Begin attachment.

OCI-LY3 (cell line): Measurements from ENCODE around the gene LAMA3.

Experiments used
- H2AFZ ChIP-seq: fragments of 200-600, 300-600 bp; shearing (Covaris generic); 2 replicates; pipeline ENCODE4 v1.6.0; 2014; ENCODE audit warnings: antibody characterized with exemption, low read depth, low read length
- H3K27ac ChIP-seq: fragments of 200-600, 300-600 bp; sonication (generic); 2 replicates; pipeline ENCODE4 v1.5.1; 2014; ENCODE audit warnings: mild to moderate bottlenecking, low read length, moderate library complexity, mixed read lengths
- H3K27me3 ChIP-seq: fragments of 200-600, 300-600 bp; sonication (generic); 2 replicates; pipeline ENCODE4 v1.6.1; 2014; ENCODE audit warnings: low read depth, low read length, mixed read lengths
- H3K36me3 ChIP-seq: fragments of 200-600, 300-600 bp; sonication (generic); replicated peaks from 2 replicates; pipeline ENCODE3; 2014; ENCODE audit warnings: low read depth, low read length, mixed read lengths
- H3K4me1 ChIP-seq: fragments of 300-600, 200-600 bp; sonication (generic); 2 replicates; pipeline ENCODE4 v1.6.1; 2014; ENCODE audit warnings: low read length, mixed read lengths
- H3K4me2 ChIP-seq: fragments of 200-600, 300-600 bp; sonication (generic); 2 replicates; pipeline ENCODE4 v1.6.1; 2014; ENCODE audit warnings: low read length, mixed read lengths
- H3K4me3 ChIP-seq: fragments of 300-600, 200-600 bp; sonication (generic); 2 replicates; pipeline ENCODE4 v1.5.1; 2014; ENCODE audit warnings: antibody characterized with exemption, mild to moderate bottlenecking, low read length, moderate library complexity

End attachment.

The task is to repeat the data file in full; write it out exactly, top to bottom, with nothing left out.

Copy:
OCI-LY3 (cell line): Measurements from ENCODE around the gene LAMA3.

Experiments used
- H2AFZ ChIP-seq: fragments of 200-600, 300-600 bp; shearing (Covaris generic); 2 replicates; pipeline ENCODE4 v1.6.0; 2014; ENCODE audit warnings: antibody characterized with exemption, low read depth, low read length
- H3K27ac ChIP-seq: fragments of 200-600, 300-600 bp; sonication (generic); 2 replicates; pipeline ENCODE4 v1.5.1; 2014; ENCODE audit warnings: mild to moderate bottlenecking, low read length, moderate library complexity, mixed read lengths
- H3K27me3 ChIP-seq: fragments of 200-600, 300-600 bp; sonication (generic); 2 replicates; pipeline ENCODE4 v1.6.1; 2014; ENCODE audit warnings: low read depth, low read length, mixed read lengths
- H3K36me3 ChIP-seq: fragments of 200-600, 300-600 bp; sonication (generic); replicated peaks from 2 replicates; pipeline ENCODE3; 2014; ENCODE audit warnings: low read depth, low read length, mixed read lengths
- H3K4me1 ChIP-seq: fragments of 300-600, 200-600 bp; sonication (generic); 2 replicates; pipeline ENCODE4 v1.6.1; 2014; ENCODE audit warnings: low read length, mixed read lengths
- H3K4me2 ChIP-seq: fragments of 200-600, 300-600 bp; sonication (generic); 2 replicates; pipeline ENCODE4 v1.6.1; 2014; ENCODE audit warnings: low read length, mixed read lengths
- H3K4me3 ChIP-seq: fragments of 300-600, 200-600 bp; sonication (generic); 2 replicates; pipeline ENCODE4 v1.5.1; 2014; ENCODE audit warnings: antibody characterized with exemption, mild to moderate bottlenecking, low read length, moderate library complexity